By Tim Grobaty, Long Beach Press Telegram POSTED: 09/10/14, 4:31 PM PDT
If you had told us 30 years ago that one day we could wear a watch that would not only tell time but would monitor your activity, give you driving directions, let you listen to all your favorite songs and remember where you parked your car, we wouldn’t have been surprised because we were totally expecting moon colonies and personal JetPaks by the year 2001.
If, however, you told us in 1984 that we would one day be able to buy a kit that would allow us to make Joe Jost’s pickled eggs in the privacy of our own house, anywhere in the world, we would have had you burned at the stake for heresy.
Now it has come to pass that both these products are a reality.
The Apple Watch is remarkable for the fact that it’s the first iThing we don’t want. The iWatch, as it’s inevitably being called despite Apple’s desire that it be known simply as the Apple Watch, is something we won’t buy, chiefly because it is a wristwatch and, for reasons we don’t clearly understand, we can’t wear a wristwatch. For years we tried, because we like wristwatches in the abstract. But at some point during the day, we would find ourself wristwatches We would subconsciously remove it and we’d have to look around to find out where it ran off to.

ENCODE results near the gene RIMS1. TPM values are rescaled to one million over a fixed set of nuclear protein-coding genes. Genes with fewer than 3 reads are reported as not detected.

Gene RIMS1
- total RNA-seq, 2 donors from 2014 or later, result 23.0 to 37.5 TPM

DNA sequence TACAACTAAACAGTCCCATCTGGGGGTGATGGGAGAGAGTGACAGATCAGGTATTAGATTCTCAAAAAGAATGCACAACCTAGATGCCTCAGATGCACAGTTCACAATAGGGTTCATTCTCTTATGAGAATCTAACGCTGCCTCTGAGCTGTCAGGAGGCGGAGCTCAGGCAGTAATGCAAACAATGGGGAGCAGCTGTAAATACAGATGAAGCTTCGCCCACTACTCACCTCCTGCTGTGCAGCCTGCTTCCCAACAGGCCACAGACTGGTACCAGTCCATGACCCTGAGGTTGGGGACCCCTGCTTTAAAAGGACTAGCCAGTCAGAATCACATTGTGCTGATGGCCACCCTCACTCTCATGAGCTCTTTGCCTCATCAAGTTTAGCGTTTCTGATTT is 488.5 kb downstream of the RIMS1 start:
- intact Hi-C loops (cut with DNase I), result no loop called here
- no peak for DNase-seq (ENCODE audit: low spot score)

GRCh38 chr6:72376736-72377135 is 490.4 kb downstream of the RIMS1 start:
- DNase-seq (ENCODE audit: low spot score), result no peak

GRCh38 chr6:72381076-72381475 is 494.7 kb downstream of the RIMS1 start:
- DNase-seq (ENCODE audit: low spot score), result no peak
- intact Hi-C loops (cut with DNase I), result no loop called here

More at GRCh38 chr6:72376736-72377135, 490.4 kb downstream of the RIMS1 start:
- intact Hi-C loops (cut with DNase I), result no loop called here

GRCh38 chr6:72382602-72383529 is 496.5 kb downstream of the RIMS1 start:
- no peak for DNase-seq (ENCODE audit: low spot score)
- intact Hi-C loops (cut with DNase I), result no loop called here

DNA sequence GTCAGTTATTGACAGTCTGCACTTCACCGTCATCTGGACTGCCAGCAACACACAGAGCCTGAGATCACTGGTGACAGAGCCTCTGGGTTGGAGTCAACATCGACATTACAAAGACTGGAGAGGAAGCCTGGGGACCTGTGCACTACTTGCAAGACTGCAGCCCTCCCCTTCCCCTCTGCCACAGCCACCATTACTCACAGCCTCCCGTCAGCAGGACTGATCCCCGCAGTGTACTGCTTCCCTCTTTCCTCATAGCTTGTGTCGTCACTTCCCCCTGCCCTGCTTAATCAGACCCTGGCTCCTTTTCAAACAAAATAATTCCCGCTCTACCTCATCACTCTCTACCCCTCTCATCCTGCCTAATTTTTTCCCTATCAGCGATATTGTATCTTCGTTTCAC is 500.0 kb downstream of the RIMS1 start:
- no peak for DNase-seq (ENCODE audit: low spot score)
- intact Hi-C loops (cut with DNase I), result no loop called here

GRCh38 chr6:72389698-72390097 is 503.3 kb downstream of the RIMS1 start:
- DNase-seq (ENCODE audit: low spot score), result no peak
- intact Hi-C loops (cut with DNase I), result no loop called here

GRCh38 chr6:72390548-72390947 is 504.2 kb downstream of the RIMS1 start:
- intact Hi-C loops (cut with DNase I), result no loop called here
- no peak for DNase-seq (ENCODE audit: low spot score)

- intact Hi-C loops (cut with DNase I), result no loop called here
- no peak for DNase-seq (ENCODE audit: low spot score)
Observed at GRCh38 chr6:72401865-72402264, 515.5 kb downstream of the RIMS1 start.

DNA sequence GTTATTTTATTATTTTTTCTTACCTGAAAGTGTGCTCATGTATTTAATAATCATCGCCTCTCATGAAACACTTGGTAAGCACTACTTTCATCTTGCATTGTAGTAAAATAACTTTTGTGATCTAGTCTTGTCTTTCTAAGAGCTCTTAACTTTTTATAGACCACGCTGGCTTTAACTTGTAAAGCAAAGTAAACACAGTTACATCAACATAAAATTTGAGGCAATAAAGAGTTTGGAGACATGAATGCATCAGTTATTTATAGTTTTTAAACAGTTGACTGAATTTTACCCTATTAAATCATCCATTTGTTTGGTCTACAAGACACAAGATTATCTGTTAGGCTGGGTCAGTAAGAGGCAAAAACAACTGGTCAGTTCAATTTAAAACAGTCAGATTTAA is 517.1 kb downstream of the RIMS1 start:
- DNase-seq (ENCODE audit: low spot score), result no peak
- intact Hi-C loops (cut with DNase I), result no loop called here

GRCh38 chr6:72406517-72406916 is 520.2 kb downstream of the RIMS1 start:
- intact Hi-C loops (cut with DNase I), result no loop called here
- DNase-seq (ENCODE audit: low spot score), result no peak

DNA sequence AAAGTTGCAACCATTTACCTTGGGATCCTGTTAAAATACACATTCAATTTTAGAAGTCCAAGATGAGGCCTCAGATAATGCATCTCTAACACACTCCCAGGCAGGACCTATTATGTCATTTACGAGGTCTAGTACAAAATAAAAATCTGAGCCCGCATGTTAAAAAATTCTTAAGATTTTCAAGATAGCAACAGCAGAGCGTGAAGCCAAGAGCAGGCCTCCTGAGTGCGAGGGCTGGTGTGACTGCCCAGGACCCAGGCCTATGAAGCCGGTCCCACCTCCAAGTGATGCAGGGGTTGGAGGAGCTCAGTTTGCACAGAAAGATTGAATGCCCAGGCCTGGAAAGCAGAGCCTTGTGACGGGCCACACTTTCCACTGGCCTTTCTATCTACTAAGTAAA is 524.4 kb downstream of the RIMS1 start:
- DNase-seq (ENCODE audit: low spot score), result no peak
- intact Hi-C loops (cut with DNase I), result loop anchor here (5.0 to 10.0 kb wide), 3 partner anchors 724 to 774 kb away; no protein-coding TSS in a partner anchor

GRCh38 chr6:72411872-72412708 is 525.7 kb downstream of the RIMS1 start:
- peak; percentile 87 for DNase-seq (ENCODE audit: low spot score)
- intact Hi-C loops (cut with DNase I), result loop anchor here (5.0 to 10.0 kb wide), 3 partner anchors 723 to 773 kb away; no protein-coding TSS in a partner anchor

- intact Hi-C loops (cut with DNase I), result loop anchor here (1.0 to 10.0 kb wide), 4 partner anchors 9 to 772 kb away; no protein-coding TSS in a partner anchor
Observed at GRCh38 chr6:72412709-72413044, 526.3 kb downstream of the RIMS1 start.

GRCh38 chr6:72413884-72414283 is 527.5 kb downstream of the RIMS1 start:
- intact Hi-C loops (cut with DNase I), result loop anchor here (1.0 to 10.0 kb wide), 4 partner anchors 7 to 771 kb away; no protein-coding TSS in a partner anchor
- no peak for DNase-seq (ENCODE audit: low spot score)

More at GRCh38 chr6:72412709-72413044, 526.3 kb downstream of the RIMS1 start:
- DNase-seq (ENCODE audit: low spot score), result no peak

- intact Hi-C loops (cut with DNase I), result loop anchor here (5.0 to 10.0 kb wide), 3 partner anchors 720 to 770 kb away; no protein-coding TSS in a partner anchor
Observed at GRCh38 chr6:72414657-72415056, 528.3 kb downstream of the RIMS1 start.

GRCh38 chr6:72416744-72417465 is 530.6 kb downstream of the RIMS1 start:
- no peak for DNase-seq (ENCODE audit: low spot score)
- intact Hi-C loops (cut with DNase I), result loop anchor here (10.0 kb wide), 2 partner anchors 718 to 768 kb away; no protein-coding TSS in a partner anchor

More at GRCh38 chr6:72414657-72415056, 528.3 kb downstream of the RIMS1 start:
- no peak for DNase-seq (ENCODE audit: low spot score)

Additionally, the Apple Watch requires an iPhone and, because one’s iPhone has about 95 percent of the watch’s capabilities (including a clock), the watch seems largely superfluous other than saving you the hassle of fetching your iPhone from your pocket or purse.
The Joe Jost pickled egg kit is a whole another thing, and it represents the pinnacle of humankind’s endeavors. While Apple people were fiddling around with wristwatches, Jost’s owner, Ken Buck, was working with a food scientist to figure out a way for people to make Joe Jost eggs anywhere anytime.
“By far the biggest request I’ve had on the Internet is from people wanting me to ship our eggs,” Buck said. “But with the weight and the packaging to keep them cold and overnight shipping it would cost $50 just to ship them.”
Working with a food scientist, Buck ran through about 10 versions of the recipe before he found the one that duplicates his own recipe.
Last week, Buck started selling the kits, which consist of a 32-ounce jar with the Joe Jost’s logo and two packets of dry mix, enough for two batches of 10 eggs each. All you have to add are the hardboiled eggs and cider vinegar.
The kits are only available online now at www.joejosts.com. It’s perfect for your out-of-Long Beach friends and for your own earthquake preparedness kit.